Of all the market cycles of the past 50 years it could be argued that comparisons with the boom dry bulk freight market of 1980 are particularly relevant from a number of angles.
-The most obvious parallel was the energy crisis from 1979 following the Iranian Revolution and the start of the Iran-Iraq war shortly thereafter.
- Resulting oil shortages helped spur coal consumption. SSY’s seaborne coal trade estimates show a 60% jump from 129 Mt to 207 Mt in just three years to 1981.
- The US, a key swing supplier of coal, saw exports jump, and, as media reports from 1980 confirm, port congestion duly developed in Hampton Roads.
- Against this background, the freight market rose dramatically. In response, newbuilding ordering took off. At the end of 1980 the dry bulk carrier orderbook was equivalent to more than 20% of existing fleet capacity from below 5% at end-1978.
- The energy crisis caused economic recession in the key dry bulk importer of the day, Japan, which accounted for around 40% of all imports worldwide as well as the economies of Western Europe. This then caused global seaborne coal trade to stagnate in the three years from 1981-83 (together with a so-called “oil glut” emerging in the early 1980s). Seaborne iron ore trade lurched downwards by 15% at the same time from 303 Mt.
- The freight market nosedived in the early 1980s, Downward pressure was compounded by the weight of newbuildings ordered during the strong freight market entering the fleet.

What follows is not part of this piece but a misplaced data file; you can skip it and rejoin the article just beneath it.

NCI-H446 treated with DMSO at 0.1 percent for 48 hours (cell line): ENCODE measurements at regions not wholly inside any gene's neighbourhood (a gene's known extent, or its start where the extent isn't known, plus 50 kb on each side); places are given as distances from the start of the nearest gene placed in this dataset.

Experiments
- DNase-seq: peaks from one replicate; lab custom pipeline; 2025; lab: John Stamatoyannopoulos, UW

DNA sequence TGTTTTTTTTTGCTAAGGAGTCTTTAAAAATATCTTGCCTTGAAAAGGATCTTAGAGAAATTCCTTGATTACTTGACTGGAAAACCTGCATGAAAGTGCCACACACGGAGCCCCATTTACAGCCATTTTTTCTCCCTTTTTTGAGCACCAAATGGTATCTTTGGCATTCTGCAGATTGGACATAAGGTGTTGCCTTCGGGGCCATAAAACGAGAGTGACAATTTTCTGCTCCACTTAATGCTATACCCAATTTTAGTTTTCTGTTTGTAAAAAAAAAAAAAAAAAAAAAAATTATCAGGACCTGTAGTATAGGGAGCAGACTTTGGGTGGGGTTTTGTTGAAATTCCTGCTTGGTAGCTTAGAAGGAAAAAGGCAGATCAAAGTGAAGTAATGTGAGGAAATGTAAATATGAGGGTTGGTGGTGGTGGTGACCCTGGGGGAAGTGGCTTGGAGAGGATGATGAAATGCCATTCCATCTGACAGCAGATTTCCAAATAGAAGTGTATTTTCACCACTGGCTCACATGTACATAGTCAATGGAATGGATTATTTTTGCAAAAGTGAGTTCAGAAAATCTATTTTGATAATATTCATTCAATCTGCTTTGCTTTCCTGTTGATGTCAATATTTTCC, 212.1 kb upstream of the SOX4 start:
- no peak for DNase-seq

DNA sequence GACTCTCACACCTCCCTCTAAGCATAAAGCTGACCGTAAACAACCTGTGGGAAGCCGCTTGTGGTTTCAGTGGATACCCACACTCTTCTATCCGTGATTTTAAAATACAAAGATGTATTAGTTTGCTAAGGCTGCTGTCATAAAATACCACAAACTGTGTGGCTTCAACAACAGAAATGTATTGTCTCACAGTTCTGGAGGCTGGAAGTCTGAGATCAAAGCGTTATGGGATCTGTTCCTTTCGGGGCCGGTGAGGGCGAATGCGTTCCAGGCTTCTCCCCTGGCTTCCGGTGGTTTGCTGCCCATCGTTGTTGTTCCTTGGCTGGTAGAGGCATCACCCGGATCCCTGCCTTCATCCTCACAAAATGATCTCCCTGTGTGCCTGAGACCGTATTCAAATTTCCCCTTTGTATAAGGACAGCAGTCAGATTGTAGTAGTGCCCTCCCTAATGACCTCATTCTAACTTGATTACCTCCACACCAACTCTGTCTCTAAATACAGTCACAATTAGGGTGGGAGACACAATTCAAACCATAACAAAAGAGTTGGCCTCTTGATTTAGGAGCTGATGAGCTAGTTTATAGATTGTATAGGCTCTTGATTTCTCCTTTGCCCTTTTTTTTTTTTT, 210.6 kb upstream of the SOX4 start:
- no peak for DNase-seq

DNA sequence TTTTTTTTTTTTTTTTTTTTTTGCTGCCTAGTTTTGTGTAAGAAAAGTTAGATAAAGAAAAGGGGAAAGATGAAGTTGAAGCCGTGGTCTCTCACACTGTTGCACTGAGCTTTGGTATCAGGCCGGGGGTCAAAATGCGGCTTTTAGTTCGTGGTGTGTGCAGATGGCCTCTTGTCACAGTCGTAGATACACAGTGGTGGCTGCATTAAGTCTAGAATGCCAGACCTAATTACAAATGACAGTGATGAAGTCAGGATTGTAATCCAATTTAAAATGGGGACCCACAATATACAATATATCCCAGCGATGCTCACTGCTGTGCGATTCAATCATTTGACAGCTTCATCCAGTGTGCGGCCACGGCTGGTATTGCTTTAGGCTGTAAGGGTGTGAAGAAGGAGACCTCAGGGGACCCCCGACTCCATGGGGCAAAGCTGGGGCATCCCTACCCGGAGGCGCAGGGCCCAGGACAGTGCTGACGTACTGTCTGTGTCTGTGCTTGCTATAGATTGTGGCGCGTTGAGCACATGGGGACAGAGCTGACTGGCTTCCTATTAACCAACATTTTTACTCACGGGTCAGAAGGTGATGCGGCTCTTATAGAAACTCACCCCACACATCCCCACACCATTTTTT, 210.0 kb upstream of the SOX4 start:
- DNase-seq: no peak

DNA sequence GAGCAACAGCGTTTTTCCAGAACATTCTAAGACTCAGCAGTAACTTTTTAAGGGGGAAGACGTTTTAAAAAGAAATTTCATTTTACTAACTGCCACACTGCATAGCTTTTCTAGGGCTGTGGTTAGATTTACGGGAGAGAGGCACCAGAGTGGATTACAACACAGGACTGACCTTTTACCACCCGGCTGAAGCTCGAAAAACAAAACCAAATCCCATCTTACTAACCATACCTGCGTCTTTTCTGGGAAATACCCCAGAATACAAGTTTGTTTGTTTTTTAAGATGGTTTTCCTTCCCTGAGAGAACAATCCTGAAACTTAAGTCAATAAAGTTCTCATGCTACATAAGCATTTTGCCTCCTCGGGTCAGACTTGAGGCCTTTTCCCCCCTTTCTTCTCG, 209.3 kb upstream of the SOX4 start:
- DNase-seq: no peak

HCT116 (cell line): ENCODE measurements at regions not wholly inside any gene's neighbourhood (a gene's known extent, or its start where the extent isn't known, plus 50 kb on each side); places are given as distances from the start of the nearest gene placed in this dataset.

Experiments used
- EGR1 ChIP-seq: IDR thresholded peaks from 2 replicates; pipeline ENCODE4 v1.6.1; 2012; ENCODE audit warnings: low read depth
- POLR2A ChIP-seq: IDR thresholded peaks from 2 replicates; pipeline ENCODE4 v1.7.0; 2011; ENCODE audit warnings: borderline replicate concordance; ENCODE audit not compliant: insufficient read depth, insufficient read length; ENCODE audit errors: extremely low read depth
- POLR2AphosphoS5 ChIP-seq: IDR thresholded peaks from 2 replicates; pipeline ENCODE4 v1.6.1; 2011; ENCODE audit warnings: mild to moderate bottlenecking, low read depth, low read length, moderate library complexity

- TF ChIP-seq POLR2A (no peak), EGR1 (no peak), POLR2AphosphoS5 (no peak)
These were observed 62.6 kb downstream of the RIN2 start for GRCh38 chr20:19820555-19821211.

Although this freight market has some striking similarities with the early 1980s, it also has some very important differences, with positive implications for dry bulk freight markets.
First and foremost, the current orderbook is far smaller, as a percentage of the existing fleet, at less than 7%. This marks a disconnect in the historical relationship between spot market strength, without precedent in at least 50 years.
The profile of the leading dry bulk importers has changed. In the early 1980s, Japan and Western Europe were key drivers of coal and iron ore import demand. Today, China makes up more than 50% of global seaborne dry bulk imports, so economic and industrial recovery in this country is pivotal alongside Asia-centric import demand.
Although the economic outlook appears gloomy, the fate of the 1980s can be avoided as a result of these vital differences.
* While every care has been taken to ensure that the information in this publication is accurate, SSY can accept no responsibility for any errors or omissions or any consequences arising therefrom. Figures are based on the latest available information, which is subject to subsequent revision and correction. The views expressed are those of SSY Consultancy and Research Ltd and do not necessarily reflect the views of any other associated company.
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